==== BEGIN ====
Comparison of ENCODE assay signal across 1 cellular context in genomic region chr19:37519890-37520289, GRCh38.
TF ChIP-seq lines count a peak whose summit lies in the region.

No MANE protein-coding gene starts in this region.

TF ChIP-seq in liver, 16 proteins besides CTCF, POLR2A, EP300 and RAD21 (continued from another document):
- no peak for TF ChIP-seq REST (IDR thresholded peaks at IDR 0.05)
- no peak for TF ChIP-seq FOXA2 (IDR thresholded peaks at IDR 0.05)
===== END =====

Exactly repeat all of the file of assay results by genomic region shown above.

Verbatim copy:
Comparison of ENCODE assay signal across 1 cellular context in genomic region chr19:37519890-37520289, GRCh38.
TF ChIP-seq lines count a peak whose summit lies in the region.

No MANE protein-coding gene starts in this region.

TF ChIP-seq in liver, 16 proteins besides CTCF, POLR2A, EP300 and RAD21 (continued from another document):
- no peak for TF ChIP-seq REST (IDR thresholded peaks at IDR 0.05)
- no peak for TF ChIP-seq FOXA2 (IDR thresholded peaks at IDR 0.05)